5 digital advertising trends to watch in 2018
Digital advertising has seen a whirlwind of changes and trends already this year, with many redefining the future of advertising. As we’re nearly half way through 2018, these digital advertising trends will also take us well into 2019, reshaping much of the industry moving forward.
Strike Social has compiled the top five trends in adtech that businesses should be watching in 2018.
The need for personalized consumer experiences
A major trend in 2018 is personalization. People are more willing to interact with a brand that offers a personalized experience. Consumers no longer want to be a number to businesses. They want experiences that are unique to them. Brands using actionable data can securely determine information about a group of consumers, and target them appropriately based on their needs or desires.
If done correctly and thoughtfully, it’s a win-win for the consumer and the business—the consumer has a quality, personalized connection that is meaningful to them, and as a result, they continue to do business with the company.
"As long as brands are mindful of creating these types of experiences, they can positively resonate with consumers to increase brand loyalty and revenue."
Of course, creating a personalized consumer experience requires integrated marketing technology and data-driven insights. Personalized consumer experiences might include recommending products in similar categories or location-based marketing, though they can go much deeper than these examples.
As long as brands are mindful of creating these types of experiences, they can positively resonate with consumers to increase brand loyalty and revenue.
The surge in automation
Automation in digital advertising is nothing new. In fact, it’s been slowly seeping into the industry for nearly 10 years and only recently has taken off. Also known as programmatic advertising, automation does a myriad of things for humans, such as creating faster processes and performing at higher efficiency rates. More and more, we’re seeing advertisers shift their focus to this strategy.
As digital advertising becomes more personalized, it’s becoming increasingly difficult for humans to handle the weight of data-driven advertising on their own. That’s why automation is becoming so beneficial for advertisers to make decisions, measure data, personalize experiences and much more.
An increase in mobile video marketing
It’s no secret that mobile usage has increased each year. Along with it, video on mobile is growing in popularity with consumers, and the competition is stiff. It’s projected that video will account for 80 percent of all internet traffic in 2019. Keep in mind that YouTube reports a 100 percent growth in mobile video consumption every year.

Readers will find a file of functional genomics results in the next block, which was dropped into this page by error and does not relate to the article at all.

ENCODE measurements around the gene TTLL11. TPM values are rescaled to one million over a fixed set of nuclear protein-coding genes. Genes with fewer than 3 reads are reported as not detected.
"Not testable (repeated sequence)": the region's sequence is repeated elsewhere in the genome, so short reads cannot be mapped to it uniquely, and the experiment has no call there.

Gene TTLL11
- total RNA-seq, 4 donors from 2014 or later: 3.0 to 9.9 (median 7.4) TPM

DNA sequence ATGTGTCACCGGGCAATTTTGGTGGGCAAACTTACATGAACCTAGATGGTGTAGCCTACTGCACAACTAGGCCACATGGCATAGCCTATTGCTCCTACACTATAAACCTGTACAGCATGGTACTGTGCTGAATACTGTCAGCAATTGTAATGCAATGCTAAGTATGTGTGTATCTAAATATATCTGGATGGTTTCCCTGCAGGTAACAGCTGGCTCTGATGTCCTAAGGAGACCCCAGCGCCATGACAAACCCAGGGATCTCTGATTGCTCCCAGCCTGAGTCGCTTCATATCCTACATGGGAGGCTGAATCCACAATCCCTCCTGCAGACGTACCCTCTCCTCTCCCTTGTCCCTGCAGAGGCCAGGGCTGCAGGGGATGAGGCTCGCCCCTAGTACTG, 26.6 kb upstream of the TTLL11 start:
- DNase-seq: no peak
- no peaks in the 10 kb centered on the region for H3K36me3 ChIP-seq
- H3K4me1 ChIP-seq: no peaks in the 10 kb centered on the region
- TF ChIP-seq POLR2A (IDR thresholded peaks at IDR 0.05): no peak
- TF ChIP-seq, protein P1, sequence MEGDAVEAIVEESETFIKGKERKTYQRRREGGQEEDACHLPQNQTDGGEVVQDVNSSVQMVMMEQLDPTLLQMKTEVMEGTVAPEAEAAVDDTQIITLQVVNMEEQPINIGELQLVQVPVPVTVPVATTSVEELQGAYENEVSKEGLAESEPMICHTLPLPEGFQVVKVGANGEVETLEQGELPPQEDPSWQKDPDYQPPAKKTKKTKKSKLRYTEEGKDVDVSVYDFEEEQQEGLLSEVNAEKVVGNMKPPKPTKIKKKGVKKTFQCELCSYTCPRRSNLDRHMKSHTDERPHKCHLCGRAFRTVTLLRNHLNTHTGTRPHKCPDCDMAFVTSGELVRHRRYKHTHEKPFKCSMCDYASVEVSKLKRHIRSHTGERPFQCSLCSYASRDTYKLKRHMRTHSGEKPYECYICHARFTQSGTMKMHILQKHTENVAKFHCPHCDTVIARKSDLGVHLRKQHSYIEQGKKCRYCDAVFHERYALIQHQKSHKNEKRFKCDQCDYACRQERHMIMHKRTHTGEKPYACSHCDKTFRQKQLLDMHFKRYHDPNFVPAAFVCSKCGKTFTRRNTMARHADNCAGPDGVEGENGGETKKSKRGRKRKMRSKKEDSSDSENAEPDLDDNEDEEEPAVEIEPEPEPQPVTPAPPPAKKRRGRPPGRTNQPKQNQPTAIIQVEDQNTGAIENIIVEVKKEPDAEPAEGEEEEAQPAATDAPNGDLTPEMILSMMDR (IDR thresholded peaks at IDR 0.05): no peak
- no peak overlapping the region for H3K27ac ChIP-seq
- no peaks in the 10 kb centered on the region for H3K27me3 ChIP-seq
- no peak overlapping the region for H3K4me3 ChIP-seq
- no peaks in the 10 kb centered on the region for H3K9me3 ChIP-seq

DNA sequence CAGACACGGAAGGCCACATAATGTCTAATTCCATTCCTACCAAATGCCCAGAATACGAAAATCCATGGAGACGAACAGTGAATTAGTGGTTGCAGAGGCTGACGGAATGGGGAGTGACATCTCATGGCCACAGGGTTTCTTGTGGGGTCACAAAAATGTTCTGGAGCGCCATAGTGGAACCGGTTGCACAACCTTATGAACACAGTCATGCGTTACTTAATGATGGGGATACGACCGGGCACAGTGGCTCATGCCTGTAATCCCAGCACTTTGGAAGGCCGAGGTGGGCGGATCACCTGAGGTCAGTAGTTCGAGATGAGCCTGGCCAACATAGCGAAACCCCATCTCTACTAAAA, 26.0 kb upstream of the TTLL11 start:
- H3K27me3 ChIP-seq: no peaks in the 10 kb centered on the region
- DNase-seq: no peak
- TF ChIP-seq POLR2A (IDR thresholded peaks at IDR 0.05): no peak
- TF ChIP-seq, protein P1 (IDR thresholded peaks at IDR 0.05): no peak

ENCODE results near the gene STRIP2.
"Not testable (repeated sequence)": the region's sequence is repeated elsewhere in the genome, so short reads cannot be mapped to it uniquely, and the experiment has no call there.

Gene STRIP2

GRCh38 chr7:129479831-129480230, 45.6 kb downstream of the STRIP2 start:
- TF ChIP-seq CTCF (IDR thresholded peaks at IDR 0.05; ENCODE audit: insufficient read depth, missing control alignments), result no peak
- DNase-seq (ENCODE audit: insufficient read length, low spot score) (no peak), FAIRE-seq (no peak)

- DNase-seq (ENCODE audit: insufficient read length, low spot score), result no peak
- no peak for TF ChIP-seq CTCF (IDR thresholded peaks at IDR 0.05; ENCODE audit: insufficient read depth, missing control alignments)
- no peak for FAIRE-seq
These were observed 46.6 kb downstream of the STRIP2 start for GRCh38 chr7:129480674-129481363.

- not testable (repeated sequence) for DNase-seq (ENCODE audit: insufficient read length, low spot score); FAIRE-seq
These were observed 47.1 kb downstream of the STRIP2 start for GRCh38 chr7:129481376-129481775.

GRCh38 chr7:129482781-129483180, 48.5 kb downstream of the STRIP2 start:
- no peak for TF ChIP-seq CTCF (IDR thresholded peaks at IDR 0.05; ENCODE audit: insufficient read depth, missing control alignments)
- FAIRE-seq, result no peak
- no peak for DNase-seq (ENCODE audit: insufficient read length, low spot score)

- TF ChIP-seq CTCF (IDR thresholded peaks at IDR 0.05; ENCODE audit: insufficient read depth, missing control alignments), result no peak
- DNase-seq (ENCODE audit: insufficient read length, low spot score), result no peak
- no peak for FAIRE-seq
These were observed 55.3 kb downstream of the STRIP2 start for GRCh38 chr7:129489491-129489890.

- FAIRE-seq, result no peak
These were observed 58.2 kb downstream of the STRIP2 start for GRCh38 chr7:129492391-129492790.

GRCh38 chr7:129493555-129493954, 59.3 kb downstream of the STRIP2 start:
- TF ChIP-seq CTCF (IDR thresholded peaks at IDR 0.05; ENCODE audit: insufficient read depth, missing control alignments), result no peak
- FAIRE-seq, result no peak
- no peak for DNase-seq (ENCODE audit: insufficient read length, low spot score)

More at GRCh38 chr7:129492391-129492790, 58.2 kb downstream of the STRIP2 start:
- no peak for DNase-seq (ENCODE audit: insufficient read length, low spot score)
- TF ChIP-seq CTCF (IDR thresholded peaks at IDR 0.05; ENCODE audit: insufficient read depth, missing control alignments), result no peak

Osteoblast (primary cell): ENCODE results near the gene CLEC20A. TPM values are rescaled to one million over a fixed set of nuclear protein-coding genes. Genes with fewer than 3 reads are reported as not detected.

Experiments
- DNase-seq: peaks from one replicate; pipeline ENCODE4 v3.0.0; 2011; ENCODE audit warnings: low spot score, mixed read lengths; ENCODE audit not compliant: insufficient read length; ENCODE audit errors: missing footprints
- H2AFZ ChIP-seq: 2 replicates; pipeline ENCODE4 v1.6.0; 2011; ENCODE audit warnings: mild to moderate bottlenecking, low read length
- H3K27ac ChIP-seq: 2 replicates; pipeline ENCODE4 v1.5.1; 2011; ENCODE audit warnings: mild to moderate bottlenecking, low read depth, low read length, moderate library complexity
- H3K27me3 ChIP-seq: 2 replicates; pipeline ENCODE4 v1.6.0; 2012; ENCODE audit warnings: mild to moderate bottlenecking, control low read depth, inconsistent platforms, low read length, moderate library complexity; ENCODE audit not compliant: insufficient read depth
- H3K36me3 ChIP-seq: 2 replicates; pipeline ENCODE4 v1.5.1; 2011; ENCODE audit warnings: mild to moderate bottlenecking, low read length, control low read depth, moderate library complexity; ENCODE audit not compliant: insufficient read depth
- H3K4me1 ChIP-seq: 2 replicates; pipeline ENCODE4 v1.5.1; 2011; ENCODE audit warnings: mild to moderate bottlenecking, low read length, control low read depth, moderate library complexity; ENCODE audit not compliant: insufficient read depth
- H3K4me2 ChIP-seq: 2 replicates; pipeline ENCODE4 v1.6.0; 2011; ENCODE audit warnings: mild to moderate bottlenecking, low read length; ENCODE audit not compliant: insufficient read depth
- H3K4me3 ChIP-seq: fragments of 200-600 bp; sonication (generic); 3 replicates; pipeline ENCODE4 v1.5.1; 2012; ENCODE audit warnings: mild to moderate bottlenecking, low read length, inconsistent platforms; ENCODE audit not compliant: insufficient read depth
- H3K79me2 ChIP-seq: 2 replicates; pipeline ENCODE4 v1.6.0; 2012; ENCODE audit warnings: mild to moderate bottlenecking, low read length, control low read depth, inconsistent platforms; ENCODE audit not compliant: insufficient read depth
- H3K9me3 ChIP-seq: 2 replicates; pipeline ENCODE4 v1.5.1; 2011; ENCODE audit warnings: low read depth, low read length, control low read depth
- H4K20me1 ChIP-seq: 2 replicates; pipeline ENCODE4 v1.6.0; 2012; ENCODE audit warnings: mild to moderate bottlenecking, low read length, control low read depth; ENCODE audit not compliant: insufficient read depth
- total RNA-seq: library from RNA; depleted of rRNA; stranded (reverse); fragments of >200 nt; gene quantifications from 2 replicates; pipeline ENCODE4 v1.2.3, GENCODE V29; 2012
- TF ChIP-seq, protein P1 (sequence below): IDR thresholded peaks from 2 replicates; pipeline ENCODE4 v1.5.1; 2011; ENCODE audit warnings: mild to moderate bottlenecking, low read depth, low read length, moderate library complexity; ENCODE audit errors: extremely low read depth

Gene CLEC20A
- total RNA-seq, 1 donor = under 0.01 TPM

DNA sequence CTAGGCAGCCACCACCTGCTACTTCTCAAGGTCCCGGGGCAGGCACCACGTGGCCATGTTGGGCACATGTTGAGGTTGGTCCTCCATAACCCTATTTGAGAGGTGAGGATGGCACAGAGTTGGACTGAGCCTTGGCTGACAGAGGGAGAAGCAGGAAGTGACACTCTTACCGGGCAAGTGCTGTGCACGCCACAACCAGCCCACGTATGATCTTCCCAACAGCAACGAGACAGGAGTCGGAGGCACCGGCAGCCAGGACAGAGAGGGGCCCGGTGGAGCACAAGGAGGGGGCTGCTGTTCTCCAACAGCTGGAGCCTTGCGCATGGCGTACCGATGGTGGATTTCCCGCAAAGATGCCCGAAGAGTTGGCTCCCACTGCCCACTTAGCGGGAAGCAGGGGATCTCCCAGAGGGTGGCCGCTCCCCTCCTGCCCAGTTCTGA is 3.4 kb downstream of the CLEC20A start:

Image credit: Hubspot Research
The numbers don’t lie. Consumers are more likely to engage with brand videos than blog articles or social images. In-app videos and social video will be on the rise.
Mixing online shopping with social
With the joint increase in ecommerce spending and a steep use of social platforms, marketers are beginning to turn to social commerce. Social commerce is a form of ecommerce that takes part solely on social platforms. This has been a conversation in digital marketing for some time, but it wasn’t until recently that marketers began paying attention.
Social commerce sales have grown exponentially every year and ecommerce sales are expected to increase almost 250 percent by 2021. That’s ecommerce alone. Social media contributes to these statistics, with the average person spending more than two hours a day on social networks.
Facebook contributes the most to social commerce at the moment, but other networks are not far behind as chatbots and social buying buttons become more prominent.
The GDPR shake-up
Lastly, and certainly not least, the General Data Protection Regulation (GDPR) which goes into effect on May 25 is set to reshape the digital advertising scene. Businesses that track data or behavior for EU residents must comply with the law.
What does it mean? It means that businesses are extremely limited in what data they can gather on consumers in the European Union, ultimately eliminating personalized experiences in that segment. For EU residents, this means more transparency. Businesses will need to ensure data privacy protection across all facets of their digital organization if they handle personal data within the EU.
Businesses handling personal data from EU residents should seek legal advice if they are still unsure of their compliance with the regulation.